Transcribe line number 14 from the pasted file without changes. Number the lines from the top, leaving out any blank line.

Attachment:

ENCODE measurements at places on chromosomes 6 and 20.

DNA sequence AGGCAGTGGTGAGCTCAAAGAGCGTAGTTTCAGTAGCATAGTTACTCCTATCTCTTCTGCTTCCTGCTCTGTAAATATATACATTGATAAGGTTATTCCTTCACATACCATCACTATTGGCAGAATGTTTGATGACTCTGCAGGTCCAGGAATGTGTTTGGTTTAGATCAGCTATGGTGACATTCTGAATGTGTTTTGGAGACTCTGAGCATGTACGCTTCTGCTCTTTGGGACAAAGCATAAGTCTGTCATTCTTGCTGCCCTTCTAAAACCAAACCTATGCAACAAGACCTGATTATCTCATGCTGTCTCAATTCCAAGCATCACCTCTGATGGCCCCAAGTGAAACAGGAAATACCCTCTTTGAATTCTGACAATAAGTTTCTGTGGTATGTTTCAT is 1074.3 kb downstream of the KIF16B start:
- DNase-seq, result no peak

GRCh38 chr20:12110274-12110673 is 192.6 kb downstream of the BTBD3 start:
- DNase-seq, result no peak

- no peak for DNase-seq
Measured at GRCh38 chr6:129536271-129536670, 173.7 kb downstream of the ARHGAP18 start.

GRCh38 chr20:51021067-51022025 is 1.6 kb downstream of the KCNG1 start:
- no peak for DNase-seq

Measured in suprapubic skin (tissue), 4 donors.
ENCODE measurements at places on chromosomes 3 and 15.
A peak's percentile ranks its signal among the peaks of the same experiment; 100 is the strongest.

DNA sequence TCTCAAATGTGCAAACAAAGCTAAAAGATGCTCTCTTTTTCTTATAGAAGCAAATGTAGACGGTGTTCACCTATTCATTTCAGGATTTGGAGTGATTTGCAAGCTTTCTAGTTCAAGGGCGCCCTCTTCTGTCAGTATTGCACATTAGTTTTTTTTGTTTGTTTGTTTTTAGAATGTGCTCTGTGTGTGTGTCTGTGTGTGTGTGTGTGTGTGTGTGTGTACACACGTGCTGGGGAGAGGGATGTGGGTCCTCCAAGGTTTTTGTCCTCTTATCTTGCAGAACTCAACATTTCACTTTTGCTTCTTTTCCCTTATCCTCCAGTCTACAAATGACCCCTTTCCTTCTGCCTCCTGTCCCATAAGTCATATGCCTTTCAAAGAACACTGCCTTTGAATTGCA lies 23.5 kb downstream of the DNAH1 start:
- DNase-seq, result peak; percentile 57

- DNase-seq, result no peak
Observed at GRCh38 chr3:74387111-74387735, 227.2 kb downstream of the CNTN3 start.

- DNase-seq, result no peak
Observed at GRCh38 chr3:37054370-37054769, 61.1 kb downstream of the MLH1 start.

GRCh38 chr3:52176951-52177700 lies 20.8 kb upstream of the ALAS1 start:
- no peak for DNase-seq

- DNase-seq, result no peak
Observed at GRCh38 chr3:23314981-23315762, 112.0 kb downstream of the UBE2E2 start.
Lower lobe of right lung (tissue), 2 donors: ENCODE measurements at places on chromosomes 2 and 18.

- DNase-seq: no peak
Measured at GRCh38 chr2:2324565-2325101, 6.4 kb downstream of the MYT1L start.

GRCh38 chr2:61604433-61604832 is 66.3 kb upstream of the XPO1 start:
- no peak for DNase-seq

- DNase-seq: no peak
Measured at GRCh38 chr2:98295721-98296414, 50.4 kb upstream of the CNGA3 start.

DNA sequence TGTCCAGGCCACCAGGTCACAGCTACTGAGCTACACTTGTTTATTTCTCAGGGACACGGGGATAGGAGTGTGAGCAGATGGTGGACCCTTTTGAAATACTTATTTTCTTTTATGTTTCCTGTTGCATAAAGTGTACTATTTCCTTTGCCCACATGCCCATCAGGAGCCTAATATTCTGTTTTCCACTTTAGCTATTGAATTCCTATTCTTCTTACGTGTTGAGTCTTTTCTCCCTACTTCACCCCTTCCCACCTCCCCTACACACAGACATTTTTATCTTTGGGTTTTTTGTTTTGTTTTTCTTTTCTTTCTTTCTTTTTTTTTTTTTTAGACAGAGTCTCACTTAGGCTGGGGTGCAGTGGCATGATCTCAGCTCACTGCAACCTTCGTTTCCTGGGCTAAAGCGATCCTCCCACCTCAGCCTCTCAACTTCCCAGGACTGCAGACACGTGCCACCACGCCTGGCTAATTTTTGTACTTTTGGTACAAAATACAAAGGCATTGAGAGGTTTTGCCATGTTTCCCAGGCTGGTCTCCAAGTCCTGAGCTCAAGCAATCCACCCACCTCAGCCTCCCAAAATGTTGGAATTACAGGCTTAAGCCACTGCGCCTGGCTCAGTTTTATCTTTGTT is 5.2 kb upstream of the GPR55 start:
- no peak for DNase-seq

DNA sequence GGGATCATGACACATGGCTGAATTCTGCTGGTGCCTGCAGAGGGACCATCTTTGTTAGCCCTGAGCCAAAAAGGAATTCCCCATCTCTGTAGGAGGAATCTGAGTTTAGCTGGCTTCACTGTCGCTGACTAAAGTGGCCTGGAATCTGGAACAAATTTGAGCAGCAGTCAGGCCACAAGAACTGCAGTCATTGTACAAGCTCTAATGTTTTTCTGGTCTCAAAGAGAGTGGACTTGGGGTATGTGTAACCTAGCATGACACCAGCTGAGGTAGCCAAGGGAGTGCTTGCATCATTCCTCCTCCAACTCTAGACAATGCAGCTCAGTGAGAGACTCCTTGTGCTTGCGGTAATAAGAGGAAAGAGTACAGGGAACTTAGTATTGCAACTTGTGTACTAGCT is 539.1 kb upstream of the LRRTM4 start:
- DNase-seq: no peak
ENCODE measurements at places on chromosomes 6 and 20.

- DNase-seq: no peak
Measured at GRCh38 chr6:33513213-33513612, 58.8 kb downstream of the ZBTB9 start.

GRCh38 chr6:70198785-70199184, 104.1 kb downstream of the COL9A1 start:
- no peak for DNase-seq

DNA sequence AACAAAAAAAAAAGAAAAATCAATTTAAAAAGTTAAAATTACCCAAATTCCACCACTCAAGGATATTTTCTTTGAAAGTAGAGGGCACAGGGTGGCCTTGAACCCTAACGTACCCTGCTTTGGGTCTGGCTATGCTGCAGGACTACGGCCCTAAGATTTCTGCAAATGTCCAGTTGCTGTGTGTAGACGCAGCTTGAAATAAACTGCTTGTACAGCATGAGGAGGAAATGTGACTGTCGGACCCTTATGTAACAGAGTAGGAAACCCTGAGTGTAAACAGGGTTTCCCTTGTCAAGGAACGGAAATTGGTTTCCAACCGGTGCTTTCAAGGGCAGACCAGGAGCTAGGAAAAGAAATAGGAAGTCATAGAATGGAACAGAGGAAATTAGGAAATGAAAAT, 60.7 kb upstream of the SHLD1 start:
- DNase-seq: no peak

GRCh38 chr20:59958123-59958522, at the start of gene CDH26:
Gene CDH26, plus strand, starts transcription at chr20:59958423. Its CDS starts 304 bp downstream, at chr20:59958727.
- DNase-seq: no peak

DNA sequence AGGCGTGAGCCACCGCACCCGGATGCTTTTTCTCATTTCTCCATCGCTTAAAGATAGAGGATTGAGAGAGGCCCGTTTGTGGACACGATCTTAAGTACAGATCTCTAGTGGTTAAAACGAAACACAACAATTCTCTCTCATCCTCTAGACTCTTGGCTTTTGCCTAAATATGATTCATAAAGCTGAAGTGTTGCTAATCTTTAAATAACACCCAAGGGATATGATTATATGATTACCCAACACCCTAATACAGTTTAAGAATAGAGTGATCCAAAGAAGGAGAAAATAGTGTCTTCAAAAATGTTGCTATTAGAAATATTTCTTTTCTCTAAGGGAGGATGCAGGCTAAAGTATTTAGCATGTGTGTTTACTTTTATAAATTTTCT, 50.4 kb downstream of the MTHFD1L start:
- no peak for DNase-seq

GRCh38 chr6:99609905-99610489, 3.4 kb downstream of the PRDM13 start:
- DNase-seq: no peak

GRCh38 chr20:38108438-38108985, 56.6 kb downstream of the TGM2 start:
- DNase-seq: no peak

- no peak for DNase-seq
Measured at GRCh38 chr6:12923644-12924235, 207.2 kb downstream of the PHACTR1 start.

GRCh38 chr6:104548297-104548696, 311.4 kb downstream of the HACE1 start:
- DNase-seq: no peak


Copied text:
- DNase-seq, result peak; percentile 57